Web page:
Hit with staggering losses, Fannie and Freddie came under government control in September 2008. As of Dec. 31, 2011, the Treasury Department had committed over $183 billion to support the two companies -- and there's no end in sight.
Among those who received loan discounts from Countrywide, the report said, were:
--Former Senate Banking Committee Chairman Christopher Dodd, D-Conn.
--Senate Budget Committee Chairman Kent Conrad, D-N.D.
--Mary Jane Collipriest, who was communications director for former Sen. Robert Bennett, R-Utah, then a member of the Banking Committee. The report said Dodd referred Collipriest to Countrywide's VIP unit. Dodd, when commenting on his own loans, has said he was unaware of the discount program.
--Rep. Howard "Buck" McKeon, R-Calif., chairman of the House Armed Services Committee.
--Rep. Edolphus Towns, D-N.Y., former chairman of the Oversight Committee. Towns issued the first subpoena to Bank of America for Countrywide documents, and current Chairman Darrell Issa, R-Calif., subpoenaed more documents. The committee said that in responding to the Towns subpoena, Bank of America left out documents related to his Towns' loan.
--Rep. Elton Gallegly, R-Calif.
--Top staff members of the House Financial Services Committee.
--A staff member of Rep. Ruben Hinojosa, D-Texas, a member of the Financial Services Committee.
--Former Rep. Tom Campbell, R-Calif.
--Former Housing and Urban Development Secretaries Alphonso Jackson and Henry Cisneros; former Health and Human Services Secretary Donna Shalala. The VIP unit processed Cisneros's loan after he joined Fannie's board of directors.
--Rep. Pete Sessions, R-Texas, was an exception. He told the VIP unit not to give him a discount, and he did not receive one.
--Former heads of Fannie Mae James Johnson, Daniel Mudd and Franklin Raines. Countrywide took a loss on Mudd's loan. Fannie employees were the most frequent recipients of VIP loans. Johnson received a discount after Mozilo waived problems with his credit rating.
The report said Mozilo "ordered the loan approved, and gave Johnson a break. He instructed the VIP unit: `Charge him 1/2 under prime. Don't worry about (the credit score). He is constantly on the road and therefore pays his bills on an irregular basis but he ultimately pays them."
Johnson in 2008 resigned as a leader of then-candidate Barack Obama's vice presidential search committee after The Wall Street Journal reported he had received $7 million in Countrywide discounted loans.
The report said those who received the discounts knew the loans were handled by a special VIP unit.
"The documents produced by the bank show that VIP borrowers received paperwork from Countrywide that clearly identified the VIP unit as the point of contact," the committee said.
The standard discount was .5 waived points. Countrywide also waived junk fees that usually ranged from $350 to $400.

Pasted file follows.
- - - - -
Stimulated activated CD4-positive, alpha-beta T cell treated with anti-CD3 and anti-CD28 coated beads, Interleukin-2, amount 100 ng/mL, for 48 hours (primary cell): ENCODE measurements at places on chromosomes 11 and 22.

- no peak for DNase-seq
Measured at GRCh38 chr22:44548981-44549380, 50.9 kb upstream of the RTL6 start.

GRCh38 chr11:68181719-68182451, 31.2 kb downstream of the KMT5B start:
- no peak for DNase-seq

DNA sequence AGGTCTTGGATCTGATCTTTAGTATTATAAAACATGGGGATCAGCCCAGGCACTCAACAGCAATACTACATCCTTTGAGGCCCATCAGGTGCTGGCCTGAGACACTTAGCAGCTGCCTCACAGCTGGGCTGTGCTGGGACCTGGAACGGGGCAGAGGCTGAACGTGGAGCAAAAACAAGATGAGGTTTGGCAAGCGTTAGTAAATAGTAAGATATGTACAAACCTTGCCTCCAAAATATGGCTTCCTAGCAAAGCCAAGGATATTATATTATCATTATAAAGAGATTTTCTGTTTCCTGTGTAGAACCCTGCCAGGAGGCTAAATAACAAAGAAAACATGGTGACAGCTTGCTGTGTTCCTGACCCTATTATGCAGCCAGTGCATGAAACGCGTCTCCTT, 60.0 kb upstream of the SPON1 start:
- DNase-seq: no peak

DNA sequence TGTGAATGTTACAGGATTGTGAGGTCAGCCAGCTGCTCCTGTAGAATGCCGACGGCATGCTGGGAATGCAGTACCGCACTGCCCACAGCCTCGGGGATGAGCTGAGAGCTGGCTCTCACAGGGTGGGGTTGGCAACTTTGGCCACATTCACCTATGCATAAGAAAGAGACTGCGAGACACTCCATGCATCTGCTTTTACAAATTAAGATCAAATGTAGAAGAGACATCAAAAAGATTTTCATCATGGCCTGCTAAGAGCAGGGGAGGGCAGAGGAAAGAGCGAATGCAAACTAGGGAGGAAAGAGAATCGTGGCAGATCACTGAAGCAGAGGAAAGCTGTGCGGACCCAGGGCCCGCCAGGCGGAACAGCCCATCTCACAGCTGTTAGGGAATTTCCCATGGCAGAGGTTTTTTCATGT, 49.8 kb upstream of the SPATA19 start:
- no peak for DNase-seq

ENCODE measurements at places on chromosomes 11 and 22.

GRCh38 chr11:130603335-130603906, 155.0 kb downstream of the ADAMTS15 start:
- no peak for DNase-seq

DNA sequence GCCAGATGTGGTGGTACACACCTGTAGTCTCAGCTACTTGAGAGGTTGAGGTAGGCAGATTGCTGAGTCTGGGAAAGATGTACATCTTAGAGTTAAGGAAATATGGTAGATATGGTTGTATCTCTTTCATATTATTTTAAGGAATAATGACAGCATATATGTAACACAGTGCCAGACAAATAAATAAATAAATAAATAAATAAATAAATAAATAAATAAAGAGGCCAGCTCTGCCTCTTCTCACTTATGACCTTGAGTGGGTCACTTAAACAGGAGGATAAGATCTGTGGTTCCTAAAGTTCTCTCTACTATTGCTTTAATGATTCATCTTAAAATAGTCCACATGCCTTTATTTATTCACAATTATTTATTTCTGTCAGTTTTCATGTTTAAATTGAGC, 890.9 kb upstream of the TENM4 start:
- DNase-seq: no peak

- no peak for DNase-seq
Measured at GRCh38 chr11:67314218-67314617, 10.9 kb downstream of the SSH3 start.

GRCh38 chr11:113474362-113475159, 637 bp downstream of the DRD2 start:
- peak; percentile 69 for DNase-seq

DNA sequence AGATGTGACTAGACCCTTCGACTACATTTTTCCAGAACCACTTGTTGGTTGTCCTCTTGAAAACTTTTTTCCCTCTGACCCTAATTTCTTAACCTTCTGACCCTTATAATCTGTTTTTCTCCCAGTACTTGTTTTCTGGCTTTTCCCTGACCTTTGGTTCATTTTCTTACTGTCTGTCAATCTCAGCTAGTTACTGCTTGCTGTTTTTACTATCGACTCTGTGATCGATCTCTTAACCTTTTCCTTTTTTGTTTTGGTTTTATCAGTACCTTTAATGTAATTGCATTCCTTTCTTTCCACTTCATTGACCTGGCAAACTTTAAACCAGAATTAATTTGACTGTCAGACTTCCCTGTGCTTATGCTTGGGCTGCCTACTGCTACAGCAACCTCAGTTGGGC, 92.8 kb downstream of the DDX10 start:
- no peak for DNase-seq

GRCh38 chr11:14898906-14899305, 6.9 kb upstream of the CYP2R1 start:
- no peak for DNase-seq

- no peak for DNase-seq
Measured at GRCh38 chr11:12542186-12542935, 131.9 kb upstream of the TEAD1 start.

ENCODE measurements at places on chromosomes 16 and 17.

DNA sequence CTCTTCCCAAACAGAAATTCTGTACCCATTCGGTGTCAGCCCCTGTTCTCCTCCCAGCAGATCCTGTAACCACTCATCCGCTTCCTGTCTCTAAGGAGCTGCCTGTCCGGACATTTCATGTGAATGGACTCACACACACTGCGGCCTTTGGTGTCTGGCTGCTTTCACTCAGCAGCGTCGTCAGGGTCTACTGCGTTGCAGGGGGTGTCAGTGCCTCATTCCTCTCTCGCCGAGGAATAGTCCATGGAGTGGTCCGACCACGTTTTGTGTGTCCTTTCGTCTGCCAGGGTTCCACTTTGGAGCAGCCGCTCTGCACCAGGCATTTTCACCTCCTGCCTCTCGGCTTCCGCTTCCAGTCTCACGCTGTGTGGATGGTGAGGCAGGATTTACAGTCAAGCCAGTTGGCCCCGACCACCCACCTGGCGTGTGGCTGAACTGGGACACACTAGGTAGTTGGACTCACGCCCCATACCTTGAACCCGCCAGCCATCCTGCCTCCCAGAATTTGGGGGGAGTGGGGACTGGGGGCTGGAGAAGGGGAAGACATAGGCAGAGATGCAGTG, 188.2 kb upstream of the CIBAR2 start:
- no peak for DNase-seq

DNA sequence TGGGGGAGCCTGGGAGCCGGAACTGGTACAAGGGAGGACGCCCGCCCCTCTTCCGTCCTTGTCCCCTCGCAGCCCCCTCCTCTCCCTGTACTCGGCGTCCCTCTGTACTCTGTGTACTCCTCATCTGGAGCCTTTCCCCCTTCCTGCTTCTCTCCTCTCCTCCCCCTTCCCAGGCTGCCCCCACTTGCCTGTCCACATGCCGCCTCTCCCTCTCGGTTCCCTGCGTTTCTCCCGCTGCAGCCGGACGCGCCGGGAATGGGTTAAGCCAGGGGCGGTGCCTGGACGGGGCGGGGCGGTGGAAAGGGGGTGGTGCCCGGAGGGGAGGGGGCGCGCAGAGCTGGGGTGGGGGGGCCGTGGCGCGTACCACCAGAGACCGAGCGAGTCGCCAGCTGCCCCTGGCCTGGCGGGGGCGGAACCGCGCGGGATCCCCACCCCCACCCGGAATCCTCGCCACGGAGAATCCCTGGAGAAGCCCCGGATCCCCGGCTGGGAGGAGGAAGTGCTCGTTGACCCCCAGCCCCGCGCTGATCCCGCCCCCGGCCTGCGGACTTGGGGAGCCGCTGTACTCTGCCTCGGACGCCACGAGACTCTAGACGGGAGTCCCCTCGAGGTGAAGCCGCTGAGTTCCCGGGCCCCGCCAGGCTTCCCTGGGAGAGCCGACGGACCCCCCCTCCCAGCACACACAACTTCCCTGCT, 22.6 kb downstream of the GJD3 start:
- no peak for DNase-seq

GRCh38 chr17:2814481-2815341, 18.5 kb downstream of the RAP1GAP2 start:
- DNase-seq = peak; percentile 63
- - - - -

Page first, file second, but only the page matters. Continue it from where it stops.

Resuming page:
Read more:

Thursday, July 5, 2012

Struggling homeowners avert foreclosure via mediation

Thu, Jul 05 01:19 AM EDT
By Leah Schnurr
NEW YORK (Reuters) - Verise Campbell was excited. She could finally help struggling homeowners negotiate deals with their lenders to avoid foreclosure, but the angry response to her first phone call shocked her.
"There will be no mediation! There will be no mediation! There will be no mediation!" she recalls the representative of the lender shouting.
"And then he took the phone, and he struck something hard three times," said Campbell, who is deputy director of Nevada's mediation program.
It was 2009, the financial crisis was roiling the world economy and Nevada had just started the program to try to stem the flood of people losing their homes in one of the states hardest hit by the housing collapse.
The program was a big change in the way the state handled foreclosures, and critics slammed it as a tactic to postpone them while giving homeowners a free ride in the meantime. But advocates now cite Nevada as a model, and mediation is used in more than 20 states.
The aim: to put borrowers, lenders and an impartial third party in the same room to negotiate a way to help owners keep their homes - or get out of them as painlessly as possible.
"Of all the legislation that I've seen pass, it seems to be the most effective in actually reducing foreclosures for a longer period of time," said Daren Blomquist, vice president of online foreclosure property marketplace RealtyTrac.
The U.S. housing market is showing signs of stabilization six years after home prices peaked, but the foreclosure crisis could be only halfway through.
About 1.4 million homes were at some stage of foreclosure in May, according to data provider CoreLogic, and 1.6 million more households were behind on payments at the start of 2012.
Not only do steeply discounted foreclosure sales weigh on home prices, but the process can drag on for more than two years in some states due to backlogged courts, allegations of improper documentation and sheer volume.
Some observers say the housing market would heal faster by clearing out pending foreclosure cases as quickly as possible, even if it means evicting millions of families.
Others, however, say that kind of pain is avoidable and expect mediation to increase.
"People are seeing that you can actually get good modifications from these conferences," said Geoff Walsh, staff attorney at the National Consumer Law Center in Boston.
The face-to-face sessions are also a way to assess a homeowner's eligibility for government assistance, such as the federal Home Affordable Modification Program.